Document Type


Date of Degree

Summer 2012

Degree Name

PhD (Doctor of Philosophy)

Degree In

Biomedical Engineering

First Advisor

Nathan Fethke

Second Advisor

David Wilder


Highly repetitive motion is associated with upper extremity musculoskeletal disorders among industrial workers.Current methods of estimating occupational exposure to "repetitiveness" provide information about the repetitiveness of joint motion, but fail to provide complete information about the repetitiveness of muscular exertion, a more biomechanically meaningful measure of repetition. This thesis introduces an innovative digital signal processing method, from which muscular exertion frequency was estimated. Specifically, time series recordings of muscle activity obtained with surface electromyography (sEMG) were processed with standard root-mean-square (RMS) amplitude calculations and then transformed from the time domain into the frequency domain. The mean power frequencies of the RMS-processed sEMG signals (MPF EMG) were then calculated to estimate muscular exertion frequency.

In a laboratory-based validation study involving repetitive isometric hand gripping exertions, MPF EMG was compared to measures of muscular exertion frequency and joint motion frequency across a range of known exertion frequencies, intensities, and durations. Strong linear relationships were observed between MPF EMG and external measures of muscular exertion frequency. However, performance of MPF EMG as a measure of muscular exertion frequency may be improved with an increase of the signal to noise ratio in the sEMG data. Signal processing parameters were therefore investigated. Alternative processing parameters were suggested to minimize difference between MPF EMG and established methods of muscular exertion frequency.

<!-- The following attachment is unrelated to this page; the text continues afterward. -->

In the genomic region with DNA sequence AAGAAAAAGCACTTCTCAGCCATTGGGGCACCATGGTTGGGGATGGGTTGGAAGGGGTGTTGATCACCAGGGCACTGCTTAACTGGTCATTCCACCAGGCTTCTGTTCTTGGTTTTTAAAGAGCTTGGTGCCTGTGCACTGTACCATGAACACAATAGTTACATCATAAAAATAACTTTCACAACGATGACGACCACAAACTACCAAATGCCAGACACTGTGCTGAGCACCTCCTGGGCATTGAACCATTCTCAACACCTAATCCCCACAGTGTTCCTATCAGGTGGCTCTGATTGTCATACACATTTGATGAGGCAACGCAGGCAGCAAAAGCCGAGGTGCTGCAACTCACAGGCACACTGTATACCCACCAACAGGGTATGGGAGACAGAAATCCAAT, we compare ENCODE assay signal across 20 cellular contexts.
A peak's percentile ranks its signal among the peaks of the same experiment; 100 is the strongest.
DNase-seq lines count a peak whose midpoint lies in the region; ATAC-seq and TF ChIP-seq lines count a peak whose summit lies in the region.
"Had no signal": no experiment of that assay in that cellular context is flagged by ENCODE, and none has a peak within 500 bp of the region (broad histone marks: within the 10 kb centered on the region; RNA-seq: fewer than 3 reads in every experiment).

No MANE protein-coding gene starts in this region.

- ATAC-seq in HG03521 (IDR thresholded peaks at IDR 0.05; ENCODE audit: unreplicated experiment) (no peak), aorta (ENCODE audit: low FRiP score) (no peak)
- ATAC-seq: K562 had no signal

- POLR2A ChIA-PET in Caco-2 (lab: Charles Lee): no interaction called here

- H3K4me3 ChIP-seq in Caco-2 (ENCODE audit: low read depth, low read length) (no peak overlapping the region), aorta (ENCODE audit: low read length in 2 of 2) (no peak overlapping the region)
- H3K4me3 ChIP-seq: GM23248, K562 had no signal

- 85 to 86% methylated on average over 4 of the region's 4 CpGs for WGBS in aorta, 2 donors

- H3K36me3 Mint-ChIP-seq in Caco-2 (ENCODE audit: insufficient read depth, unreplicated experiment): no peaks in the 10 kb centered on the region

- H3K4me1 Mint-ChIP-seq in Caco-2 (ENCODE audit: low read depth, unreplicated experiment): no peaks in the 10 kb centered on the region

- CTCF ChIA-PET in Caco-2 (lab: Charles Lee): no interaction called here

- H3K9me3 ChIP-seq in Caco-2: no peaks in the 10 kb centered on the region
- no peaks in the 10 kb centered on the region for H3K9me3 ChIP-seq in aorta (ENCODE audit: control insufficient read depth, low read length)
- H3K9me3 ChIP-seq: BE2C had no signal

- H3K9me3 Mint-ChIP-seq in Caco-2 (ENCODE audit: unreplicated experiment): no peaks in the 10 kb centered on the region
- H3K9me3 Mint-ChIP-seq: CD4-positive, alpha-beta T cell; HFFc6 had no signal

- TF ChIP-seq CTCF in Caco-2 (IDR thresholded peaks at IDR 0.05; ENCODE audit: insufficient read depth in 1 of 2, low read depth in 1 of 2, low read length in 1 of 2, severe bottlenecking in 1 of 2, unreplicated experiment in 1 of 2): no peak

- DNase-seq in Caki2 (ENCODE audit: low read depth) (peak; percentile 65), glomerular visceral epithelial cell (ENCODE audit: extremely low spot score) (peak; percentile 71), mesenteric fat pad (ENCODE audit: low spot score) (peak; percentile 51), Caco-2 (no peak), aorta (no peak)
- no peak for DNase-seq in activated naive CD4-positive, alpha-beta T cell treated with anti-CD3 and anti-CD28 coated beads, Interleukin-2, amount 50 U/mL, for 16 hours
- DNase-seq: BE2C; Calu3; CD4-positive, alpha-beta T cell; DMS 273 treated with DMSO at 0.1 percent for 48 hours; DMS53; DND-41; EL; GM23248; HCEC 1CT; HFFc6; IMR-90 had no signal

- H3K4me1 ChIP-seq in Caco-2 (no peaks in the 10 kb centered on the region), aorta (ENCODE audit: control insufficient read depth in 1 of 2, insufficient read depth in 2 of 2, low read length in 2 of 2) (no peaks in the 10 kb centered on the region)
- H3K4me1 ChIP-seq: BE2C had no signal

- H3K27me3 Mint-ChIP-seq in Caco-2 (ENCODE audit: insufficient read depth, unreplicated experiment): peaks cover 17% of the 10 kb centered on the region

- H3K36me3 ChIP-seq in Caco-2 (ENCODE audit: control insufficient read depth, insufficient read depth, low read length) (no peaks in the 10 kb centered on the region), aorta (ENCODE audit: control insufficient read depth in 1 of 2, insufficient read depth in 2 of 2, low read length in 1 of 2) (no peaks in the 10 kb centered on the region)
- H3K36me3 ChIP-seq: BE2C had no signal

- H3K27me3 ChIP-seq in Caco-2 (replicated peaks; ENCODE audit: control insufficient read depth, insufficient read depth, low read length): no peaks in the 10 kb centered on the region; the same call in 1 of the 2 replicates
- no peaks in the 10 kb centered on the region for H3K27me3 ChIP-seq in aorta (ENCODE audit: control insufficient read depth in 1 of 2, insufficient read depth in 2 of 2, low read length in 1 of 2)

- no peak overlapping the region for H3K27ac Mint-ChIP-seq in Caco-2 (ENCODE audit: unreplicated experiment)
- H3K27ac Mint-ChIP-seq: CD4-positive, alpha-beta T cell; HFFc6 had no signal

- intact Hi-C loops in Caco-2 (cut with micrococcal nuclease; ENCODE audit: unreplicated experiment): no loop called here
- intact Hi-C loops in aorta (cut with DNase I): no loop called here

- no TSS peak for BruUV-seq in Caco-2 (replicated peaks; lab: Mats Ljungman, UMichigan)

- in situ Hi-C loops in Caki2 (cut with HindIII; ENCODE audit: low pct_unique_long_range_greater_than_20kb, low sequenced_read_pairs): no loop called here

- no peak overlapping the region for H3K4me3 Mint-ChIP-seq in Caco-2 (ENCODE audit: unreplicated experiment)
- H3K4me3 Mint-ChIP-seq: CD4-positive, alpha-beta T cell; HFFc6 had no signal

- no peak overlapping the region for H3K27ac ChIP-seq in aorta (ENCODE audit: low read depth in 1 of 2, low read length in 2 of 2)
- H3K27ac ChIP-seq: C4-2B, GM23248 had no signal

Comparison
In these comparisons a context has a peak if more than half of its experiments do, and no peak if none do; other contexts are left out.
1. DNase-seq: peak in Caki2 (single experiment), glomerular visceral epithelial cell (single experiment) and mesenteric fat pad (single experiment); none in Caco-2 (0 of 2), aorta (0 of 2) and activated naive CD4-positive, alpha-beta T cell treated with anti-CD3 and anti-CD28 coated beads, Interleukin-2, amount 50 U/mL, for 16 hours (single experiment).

A second laboratory-based validation study compared MPF EMG to a measure of muscular exertion frequency and a measure of joint movement frequency during a simulated industrial task. Although a stronger linear relationship was observed between metrics of joint motion frequency and established measures of muscular exertion, the differences between measures were not meaningful and the relationship between MPF EMG and established measures was moderate-to-strong.

The final phase of this thesis explored the application of the proposed techniques to field-based data collected during a study of ironworkers involved in construction stud-welding tasks. Limitations in data collection limited the analysis of MPF EMG in this study.

The research presented in this thesis introduces a novel metric based on the frequency analysis of RMS processed sEMG data, and presents evidence that MPF EMG has potential to be a valuable assessment technique of exposure to repetitive muscular exertion.


EMG, Ergonomics, Repetition, Spectral Analysis


x, 133 pages


Includes bibliographical references (pages 118-124).


Copyright 2012 Lauren Christine Gant